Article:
After losing ground to the opposition Cambodia National Rescue Party in June’s local elections, it is paranoid that the tide of public opinion is turning against it.
The bill was calculated by the tax department without any audit of the paper’s books, Jodie DeJonge, Cambodia Daily editor-in-chief, told me. The tax office has offered no opportunity to appeal or negotiate.
These radio stations have long been a target of the ruling Cambodian People’s Party because they broadcast programs critical of the government in the local Khmer language. It seems keeping information away from the people is a tactic in the run-up to the 2018 elections.
Leaks detailing assistance given by the institute to the opposition party appeared in Fresh News. Ministers accused it of colluding with the Cambodia National Rescue Party.
However, allegations that the institute and its parent organization, the National Endowment for Democracy, have a secret agenda are not baseless. They have been around since the foundation took over pro-democracy duties from the CIA in 1983.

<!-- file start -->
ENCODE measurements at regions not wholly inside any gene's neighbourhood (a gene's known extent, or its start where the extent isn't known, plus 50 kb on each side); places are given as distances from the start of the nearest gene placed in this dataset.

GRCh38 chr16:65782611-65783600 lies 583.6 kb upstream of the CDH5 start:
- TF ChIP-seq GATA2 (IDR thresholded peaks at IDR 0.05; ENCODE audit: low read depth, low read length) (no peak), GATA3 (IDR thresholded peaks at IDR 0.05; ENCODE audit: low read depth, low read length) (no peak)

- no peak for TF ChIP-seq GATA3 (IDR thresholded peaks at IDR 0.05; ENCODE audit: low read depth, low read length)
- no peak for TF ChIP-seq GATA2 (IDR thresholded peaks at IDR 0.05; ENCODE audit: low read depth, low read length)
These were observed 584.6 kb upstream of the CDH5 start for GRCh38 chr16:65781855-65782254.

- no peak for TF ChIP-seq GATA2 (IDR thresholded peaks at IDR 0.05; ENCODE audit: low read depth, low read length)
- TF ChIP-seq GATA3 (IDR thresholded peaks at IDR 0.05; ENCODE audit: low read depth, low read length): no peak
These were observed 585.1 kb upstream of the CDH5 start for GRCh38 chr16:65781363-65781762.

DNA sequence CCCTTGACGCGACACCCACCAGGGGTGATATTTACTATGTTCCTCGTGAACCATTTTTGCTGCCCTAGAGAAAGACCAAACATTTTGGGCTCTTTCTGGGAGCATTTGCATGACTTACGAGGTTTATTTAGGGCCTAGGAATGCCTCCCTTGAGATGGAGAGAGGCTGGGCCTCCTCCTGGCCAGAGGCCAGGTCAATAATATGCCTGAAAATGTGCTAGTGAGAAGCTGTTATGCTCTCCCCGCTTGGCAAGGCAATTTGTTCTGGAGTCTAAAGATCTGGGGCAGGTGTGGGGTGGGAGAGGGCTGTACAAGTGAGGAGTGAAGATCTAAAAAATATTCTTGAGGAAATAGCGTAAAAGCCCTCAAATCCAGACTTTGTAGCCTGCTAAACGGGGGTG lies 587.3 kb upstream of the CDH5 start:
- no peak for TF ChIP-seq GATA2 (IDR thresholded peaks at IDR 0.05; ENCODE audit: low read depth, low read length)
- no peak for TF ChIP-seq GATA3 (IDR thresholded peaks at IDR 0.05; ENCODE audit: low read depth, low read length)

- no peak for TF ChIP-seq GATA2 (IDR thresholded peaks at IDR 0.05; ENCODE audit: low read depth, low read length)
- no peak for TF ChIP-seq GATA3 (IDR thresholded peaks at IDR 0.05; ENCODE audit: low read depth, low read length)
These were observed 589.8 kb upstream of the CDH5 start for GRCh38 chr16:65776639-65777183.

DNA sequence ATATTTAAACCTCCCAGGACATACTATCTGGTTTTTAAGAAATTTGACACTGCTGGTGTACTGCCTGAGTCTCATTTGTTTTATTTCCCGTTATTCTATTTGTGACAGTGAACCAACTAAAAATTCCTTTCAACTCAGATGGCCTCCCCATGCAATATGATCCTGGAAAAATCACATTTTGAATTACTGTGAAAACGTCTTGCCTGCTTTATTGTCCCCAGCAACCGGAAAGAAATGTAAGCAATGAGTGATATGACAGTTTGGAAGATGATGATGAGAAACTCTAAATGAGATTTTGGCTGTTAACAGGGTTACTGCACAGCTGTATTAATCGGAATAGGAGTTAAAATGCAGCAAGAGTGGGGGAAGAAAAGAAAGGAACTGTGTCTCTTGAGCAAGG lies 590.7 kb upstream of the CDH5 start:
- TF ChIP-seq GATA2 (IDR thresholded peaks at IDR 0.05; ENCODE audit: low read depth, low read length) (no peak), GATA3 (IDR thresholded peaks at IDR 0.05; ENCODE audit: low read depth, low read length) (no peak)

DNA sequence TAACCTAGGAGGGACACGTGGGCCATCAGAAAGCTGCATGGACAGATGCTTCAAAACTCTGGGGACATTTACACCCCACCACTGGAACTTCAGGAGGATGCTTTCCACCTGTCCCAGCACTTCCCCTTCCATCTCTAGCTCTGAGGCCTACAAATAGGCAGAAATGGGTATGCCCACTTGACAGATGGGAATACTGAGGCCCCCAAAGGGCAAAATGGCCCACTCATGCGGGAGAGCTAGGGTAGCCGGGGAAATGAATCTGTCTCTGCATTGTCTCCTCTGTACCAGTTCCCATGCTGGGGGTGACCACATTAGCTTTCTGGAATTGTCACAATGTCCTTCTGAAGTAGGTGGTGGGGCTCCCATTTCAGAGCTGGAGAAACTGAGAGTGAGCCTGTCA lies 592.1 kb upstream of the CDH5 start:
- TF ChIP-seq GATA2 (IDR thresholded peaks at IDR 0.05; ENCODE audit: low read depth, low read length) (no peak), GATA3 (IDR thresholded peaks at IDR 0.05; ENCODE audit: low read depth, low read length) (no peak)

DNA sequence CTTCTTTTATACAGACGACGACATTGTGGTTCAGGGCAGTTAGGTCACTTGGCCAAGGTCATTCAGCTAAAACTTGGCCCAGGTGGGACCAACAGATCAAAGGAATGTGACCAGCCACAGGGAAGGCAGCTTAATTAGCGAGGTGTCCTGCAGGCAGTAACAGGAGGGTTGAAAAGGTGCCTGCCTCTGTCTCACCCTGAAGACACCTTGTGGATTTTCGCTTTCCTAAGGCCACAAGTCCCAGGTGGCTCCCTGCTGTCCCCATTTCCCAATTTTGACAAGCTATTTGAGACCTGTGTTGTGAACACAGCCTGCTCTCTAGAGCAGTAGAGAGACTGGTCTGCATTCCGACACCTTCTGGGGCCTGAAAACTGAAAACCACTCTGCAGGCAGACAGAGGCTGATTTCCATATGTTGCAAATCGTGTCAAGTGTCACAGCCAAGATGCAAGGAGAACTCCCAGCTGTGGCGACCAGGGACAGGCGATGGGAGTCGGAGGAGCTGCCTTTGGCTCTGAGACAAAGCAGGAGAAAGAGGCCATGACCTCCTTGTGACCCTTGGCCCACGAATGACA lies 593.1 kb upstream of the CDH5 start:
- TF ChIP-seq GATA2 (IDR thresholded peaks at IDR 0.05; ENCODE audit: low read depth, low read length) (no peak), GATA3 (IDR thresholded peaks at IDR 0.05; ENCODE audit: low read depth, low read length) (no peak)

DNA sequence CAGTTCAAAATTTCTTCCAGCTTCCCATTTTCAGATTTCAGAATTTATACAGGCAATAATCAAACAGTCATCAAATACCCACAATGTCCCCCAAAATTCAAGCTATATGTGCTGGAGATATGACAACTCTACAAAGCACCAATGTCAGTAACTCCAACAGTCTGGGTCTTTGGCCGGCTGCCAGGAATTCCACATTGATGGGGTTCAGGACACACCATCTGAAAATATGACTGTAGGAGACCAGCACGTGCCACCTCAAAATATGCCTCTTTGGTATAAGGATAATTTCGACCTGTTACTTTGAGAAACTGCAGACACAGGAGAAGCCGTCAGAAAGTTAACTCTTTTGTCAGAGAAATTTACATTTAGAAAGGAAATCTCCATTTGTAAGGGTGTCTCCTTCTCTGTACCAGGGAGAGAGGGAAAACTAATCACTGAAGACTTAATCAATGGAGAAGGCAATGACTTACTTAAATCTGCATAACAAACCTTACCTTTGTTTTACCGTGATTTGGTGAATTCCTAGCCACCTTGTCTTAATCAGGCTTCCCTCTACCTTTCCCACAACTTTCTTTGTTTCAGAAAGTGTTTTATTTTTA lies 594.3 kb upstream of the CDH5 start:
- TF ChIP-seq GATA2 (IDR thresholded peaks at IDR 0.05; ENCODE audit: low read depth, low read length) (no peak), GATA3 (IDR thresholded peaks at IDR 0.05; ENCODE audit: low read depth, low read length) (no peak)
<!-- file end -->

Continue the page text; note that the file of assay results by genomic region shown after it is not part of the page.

“I’ve heard rumors for years that the institutes might be recipients of CIA funds,” said political scientist Karen Paget, author of “Patriotic Betrayal: The Inside Story of the CIA’s Secret Campaign to Enroll American Students in the Crusade Against Communism.” “They ought to be held more accountable even if their activities appear to be aboveboard.”
However, the institute’s critics in Cambodia have offered zero evidence that the organization is doing anything more than promoting democracy in a bipartisan manner to all parties. Unless you regard promoting democracy itself as a threatening activity.
It’s the same for the Cambodia Daily tax issue. What if it were a garment factory that had been remiss in paying tax?
The Cambodia Daily has offered to open its books to the tax department but has been ignored, according to DeJonge. Hardly the hallmarks of a typical tax dispute.
Cambodian visa laws are overdue for an overhaul, but given the current climate, journalists and foreign NGO workers are worried that their applications will now be considered by a hostile government. Many are married and have families here, some with local partners.
The changes make it easy for the government to deny visas to free-lance journalists and correspondents who displease them. There has been no statement from the government on the changes, which only adds to a growing atmosphere of menace that many expect to thicken as the 2018 general elections draw closer.